19. 19. Richardson LP, Davis R, Poulton R, McCauley E, Moffitt TE, et al. (2003) A longitudinal evaluation of adolescent depression and adult obesity. Arch Pediatr Adolesc Med 157: 739–745.
  20. 20. Franko DL, Striegel-Moore RH, Thompson D, Schreiber GB, Daniels SR (2005) Does adolescent depression predict obesity in black and white young adult women? Psychol Med 35: 1505–1513.
  21. 21. Pine DS, Goldstein RB, Wolk S, Weissman MM (2001) The association between childhood depression and adulthood body mass index. Pediatrics 107: 1049–1056.
  22. 22. Hasler G, Pine DS, Klienbaum DG, Gamma A, Luckenbaugh D, et al. (2005) Depressive symptoms during childhood and adult obesity: the Zurich cohort study. Mol Psychiatry 10: 842–850.
  23. 23. Goodwin RD, Sourander A, Duarte CS, Niemela S, Multimaki P, et al. (2009) Do mental health problems in childhood predict chronic physical conditions among males in early adulthood? Evidence from a community-based perspective. Psychol Med 39: 301–311.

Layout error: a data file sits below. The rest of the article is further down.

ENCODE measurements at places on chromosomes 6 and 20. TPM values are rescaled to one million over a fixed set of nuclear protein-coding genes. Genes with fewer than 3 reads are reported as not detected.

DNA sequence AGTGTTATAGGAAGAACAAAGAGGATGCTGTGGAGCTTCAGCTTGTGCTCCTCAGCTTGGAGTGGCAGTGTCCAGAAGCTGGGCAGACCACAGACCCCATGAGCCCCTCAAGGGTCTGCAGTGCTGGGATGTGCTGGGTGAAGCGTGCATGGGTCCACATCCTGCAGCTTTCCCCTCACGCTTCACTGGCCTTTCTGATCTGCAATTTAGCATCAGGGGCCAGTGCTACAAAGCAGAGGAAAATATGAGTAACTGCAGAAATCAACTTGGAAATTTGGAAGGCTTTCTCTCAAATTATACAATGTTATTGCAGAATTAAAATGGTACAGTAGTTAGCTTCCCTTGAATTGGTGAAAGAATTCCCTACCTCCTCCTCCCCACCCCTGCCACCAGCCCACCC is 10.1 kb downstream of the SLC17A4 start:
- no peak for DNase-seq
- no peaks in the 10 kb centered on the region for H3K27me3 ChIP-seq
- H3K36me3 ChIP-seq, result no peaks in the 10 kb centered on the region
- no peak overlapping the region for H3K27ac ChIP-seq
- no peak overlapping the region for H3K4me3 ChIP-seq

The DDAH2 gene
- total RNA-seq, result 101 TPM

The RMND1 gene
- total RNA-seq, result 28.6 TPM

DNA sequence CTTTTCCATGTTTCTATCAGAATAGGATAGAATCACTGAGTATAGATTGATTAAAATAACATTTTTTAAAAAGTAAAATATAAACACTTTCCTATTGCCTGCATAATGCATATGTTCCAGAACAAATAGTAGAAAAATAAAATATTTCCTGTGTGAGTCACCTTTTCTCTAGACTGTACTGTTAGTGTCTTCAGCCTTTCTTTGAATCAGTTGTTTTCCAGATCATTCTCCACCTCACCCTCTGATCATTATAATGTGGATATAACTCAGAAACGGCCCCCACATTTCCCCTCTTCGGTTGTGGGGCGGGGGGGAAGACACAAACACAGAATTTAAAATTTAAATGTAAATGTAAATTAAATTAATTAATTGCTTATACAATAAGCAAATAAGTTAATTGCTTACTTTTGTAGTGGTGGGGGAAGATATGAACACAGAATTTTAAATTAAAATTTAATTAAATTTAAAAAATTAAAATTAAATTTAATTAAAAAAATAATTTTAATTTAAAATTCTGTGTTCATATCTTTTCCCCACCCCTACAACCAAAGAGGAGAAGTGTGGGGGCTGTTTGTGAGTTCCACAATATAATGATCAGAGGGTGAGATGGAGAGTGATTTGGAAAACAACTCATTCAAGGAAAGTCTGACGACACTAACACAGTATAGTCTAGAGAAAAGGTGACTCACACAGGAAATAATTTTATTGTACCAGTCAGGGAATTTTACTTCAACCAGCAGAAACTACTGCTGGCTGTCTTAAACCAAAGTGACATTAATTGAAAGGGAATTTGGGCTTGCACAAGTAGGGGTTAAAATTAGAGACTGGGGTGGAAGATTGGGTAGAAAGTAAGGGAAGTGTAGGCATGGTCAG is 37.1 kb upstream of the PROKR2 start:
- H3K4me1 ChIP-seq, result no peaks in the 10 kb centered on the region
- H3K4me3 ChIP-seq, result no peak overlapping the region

24. 24. Pine DS, Cohen P, Brook J, Coplan JD (1997) Psychiatric symptoms in adolescence as predictors of obesity in early adulthood: a longitudinal study. Am J Public Health 87: 1303–1310.
  25. 25. Vogelzangs N, Kritchevsky SB, Beekman ATF, Newman AB, Satterfield S, et al. (2008) Depressive symptoms and change in abdominal obesity in older person. Arch Gen Psychiatry 65: 1386–1393.
  26. 26. Chiriboga DE, Ma Y, Li W, Olendzki BC, Pagoto SL, et al. (2008) Gender differences in predictors of body weight and body weight change in healthy adults. Obesity 16: 137–145.
  27. 27. Palinkas LA, Wingard DL, Barrett-Conner E (1996) Depressive symptoms in overweight and obese older adults: a test of the “jolly-fat” hypothesis. J Psychosom Res 40: 59–66.
  28. 28. Crisp AH, McGuiness B (1975) Jolly fat: relation between obesity and psychoneurosis in general population. Br Med J 1: 7–9.
  29. 29. Rosmond R, Bjorntorpp P (1998) Psychiatric ill-health of women and its relationship to obesity and body fat distribution. Obes Res 6: 338–345.